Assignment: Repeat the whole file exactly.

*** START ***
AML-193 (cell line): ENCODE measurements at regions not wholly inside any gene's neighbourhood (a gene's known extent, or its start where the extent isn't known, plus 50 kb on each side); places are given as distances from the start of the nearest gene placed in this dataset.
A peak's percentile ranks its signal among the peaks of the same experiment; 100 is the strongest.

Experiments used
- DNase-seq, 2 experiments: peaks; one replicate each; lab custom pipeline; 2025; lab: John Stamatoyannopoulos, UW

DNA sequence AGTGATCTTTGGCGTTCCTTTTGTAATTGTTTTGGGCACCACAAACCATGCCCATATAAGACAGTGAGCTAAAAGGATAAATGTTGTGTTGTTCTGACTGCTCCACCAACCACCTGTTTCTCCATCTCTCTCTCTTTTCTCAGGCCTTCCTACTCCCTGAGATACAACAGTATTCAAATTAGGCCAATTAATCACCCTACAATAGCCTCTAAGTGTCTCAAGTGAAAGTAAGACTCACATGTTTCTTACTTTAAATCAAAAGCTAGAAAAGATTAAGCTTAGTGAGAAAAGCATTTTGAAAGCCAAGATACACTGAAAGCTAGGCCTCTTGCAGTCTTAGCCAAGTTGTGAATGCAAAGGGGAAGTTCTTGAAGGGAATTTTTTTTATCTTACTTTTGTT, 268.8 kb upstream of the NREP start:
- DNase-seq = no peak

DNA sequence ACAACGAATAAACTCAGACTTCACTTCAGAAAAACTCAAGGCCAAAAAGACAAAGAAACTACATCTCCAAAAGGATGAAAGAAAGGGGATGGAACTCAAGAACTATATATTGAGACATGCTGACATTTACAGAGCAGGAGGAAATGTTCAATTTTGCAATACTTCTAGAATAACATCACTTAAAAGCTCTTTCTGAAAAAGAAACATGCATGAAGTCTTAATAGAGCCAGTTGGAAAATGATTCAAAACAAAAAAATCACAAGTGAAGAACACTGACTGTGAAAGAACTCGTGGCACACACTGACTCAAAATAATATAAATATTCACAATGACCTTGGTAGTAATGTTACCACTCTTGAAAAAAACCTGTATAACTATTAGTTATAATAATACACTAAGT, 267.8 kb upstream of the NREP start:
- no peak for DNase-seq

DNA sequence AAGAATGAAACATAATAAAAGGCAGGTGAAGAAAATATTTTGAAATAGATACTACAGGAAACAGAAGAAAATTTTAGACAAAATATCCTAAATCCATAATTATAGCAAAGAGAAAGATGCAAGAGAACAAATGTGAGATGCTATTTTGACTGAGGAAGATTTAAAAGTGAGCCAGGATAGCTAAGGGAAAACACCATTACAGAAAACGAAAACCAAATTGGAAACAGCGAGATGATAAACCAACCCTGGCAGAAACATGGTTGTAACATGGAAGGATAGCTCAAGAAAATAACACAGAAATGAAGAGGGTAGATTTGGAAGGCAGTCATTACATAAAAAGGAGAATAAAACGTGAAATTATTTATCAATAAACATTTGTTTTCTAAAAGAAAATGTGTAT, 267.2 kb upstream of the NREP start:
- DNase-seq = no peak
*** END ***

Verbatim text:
AML-193 (cell line): ENCODE measurements at regions not wholly inside any gene's neighbourhood (a gene's known extent, or its start where the extent isn't known, plus 50 kb on each side); places are given as distances from the start of the nearest gene placed in this dataset.
A peak's percentile ranks its signal among the peaks of the same experiment; 100 is the strongest.

Experiments used
- DNase-seq, 2 experiments: peaks; one replicate each; lab custom pipeline; 2025; lab: John Stamatoyannopoulos, UW

DNA sequence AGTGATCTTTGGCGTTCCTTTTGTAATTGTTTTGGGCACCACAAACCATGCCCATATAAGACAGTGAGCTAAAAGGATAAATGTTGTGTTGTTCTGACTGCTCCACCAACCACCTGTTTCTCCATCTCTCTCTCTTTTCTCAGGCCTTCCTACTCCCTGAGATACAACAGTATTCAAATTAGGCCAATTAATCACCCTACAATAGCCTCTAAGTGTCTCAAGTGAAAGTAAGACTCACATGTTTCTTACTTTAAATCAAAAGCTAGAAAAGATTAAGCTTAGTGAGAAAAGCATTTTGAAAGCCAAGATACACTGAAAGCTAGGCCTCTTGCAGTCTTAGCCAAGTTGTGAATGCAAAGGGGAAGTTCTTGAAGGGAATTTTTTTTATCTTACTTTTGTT, 268.8 kb upstream of the NREP start:
- DNase-seq = no peak

DNA sequence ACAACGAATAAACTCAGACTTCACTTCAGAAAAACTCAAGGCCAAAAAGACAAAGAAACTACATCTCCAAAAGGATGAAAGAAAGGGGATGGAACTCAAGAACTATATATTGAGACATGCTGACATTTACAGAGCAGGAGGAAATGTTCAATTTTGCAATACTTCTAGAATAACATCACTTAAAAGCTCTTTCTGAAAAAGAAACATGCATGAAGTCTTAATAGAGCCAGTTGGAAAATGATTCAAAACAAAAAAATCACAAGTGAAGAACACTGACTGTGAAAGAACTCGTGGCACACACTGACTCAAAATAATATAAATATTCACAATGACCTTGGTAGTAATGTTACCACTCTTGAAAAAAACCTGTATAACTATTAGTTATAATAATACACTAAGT, 267.8 kb upstream of the NREP start:
- no peak for DNase-seq

DNA sequence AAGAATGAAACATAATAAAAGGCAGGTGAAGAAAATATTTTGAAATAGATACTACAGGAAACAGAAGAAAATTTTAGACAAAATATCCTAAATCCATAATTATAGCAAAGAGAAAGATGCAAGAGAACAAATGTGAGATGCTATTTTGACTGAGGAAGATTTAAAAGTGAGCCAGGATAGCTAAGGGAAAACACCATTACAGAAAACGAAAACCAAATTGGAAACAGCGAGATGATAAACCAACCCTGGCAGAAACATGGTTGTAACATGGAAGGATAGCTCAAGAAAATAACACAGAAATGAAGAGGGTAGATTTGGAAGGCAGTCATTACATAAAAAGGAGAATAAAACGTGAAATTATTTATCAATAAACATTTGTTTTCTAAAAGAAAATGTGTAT, 267.2 kb upstream of the NREP start:
- DNase-seq = no peak